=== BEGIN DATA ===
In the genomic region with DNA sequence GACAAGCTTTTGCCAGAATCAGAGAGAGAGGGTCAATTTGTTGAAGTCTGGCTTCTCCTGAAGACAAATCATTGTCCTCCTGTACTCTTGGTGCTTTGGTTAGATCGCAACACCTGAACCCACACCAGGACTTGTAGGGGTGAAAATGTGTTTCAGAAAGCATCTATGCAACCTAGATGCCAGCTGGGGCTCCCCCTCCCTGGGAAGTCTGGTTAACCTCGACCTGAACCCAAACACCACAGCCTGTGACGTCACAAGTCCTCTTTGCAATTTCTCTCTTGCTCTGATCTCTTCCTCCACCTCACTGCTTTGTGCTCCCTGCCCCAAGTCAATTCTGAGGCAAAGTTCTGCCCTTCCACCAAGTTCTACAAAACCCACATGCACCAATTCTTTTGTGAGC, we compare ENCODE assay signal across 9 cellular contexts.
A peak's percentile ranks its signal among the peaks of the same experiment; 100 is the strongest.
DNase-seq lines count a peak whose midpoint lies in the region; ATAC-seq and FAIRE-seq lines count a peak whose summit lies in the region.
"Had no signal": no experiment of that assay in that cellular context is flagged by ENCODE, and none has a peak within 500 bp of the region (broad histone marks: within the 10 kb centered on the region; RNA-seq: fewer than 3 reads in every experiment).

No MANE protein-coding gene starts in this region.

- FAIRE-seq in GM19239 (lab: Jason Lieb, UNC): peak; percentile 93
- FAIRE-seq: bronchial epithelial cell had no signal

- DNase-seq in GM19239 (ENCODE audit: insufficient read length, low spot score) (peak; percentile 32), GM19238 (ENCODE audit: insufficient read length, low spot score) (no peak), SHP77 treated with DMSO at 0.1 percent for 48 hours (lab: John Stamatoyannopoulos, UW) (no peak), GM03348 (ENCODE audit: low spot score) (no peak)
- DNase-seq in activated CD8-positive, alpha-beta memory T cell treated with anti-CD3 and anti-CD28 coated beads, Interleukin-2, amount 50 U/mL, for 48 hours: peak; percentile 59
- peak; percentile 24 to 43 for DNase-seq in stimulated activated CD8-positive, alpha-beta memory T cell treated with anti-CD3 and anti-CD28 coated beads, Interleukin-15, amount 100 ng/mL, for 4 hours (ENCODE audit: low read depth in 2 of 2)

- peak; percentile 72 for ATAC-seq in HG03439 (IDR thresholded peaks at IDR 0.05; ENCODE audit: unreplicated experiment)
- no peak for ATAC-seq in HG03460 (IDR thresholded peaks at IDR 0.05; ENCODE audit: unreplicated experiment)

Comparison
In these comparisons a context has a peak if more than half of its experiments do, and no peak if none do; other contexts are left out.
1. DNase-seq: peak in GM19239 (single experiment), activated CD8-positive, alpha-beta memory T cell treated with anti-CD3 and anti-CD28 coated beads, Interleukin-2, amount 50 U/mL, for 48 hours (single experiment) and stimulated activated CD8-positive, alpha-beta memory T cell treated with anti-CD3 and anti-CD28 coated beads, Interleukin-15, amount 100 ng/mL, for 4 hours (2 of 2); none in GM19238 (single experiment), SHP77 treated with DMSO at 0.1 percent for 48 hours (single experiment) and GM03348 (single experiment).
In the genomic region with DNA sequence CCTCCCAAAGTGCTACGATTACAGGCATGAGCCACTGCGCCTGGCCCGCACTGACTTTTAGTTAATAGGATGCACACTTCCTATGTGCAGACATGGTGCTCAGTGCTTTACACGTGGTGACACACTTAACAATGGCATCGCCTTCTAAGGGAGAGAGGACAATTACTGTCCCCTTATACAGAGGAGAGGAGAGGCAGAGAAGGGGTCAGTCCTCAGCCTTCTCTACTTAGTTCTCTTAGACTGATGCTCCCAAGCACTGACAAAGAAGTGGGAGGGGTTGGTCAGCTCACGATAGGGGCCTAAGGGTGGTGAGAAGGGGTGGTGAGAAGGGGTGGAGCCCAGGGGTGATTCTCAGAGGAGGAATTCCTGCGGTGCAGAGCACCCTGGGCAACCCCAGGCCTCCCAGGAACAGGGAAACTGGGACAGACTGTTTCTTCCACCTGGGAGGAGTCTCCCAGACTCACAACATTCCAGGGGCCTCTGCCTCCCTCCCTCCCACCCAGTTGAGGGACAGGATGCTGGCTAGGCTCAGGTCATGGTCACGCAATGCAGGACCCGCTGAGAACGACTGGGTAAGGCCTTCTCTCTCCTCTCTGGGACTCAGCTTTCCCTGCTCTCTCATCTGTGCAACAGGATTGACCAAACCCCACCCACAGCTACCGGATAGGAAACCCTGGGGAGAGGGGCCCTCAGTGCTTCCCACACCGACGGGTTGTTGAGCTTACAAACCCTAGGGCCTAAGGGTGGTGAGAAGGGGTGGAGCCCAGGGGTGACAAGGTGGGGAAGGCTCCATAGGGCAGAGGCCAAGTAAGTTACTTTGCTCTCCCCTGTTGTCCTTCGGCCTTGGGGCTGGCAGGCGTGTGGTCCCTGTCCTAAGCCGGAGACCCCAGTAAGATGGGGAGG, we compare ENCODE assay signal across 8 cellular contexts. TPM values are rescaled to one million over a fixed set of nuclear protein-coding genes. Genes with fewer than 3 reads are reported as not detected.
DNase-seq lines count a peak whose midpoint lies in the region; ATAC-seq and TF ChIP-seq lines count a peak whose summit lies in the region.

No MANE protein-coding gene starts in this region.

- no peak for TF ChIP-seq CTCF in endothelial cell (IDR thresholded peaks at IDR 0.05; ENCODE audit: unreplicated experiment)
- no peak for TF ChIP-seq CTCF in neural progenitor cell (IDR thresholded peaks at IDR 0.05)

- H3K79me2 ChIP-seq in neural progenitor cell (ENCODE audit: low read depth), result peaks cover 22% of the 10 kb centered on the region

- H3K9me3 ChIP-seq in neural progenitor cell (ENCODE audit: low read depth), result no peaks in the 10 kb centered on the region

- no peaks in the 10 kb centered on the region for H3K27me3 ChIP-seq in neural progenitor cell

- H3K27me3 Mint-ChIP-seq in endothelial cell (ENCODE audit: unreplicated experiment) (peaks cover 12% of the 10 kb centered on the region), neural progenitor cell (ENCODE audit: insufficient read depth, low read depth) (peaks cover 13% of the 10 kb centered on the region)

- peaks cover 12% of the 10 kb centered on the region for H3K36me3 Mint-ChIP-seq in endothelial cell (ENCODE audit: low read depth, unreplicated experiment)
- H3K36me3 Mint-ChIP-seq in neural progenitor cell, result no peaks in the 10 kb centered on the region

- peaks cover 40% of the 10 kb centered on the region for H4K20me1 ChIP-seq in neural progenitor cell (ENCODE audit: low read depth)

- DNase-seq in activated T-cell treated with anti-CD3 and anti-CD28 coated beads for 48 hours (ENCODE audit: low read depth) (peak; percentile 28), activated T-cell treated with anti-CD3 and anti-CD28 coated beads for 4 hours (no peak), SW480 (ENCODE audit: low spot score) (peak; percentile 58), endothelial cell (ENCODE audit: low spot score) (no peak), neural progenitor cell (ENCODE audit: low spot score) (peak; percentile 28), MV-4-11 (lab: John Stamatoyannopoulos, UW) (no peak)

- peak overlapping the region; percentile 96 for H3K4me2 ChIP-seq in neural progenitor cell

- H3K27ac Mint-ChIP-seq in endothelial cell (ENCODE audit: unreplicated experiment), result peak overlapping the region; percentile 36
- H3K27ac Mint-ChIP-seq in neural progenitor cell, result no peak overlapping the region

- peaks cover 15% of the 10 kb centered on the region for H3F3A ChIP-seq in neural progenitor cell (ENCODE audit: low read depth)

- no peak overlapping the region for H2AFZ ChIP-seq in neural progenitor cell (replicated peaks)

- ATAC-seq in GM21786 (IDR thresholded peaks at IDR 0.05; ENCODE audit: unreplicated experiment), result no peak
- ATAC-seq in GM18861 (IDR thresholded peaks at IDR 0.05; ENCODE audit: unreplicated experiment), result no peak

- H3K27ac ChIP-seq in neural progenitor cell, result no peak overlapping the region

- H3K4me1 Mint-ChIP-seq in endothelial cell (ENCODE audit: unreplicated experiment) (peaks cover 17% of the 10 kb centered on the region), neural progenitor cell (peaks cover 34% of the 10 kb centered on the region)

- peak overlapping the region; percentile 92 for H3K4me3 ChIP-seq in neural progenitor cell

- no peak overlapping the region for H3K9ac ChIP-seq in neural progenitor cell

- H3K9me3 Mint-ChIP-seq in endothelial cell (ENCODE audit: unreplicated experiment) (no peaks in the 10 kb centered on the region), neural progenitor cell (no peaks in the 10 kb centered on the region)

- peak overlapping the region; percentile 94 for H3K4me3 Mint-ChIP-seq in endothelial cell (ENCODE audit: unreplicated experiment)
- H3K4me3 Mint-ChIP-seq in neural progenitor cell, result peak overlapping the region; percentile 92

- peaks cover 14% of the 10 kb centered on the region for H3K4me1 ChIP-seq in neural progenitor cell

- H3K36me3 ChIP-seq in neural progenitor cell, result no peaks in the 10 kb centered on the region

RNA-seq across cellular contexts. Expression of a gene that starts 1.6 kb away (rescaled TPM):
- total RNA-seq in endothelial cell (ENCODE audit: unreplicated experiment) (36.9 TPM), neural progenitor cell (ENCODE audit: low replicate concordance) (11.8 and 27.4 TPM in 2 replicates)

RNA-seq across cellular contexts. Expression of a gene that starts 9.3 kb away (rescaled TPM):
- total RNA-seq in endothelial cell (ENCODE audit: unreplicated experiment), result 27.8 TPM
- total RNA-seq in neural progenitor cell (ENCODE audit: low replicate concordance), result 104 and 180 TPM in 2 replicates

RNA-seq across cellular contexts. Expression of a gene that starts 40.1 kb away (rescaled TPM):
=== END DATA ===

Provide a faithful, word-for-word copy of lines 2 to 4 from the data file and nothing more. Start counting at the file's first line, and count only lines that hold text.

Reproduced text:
A peak's percentile ranks its signal among the peaks of the same experiment; 100 is the strongest.
DNase-seq lines count a peak whose midpoint lies in the region; ATAC-seq and FAIRE-seq lines count a peak whose summit lies in the region.
"Had no signal": no experiment of that assay in that cellular context is flagged by ENCODE, and none has a peak within 500 bp of the region (broad histone marks: within the 10 kb centered on the region; RNA-seq: fewer than 3 reads in every experiment).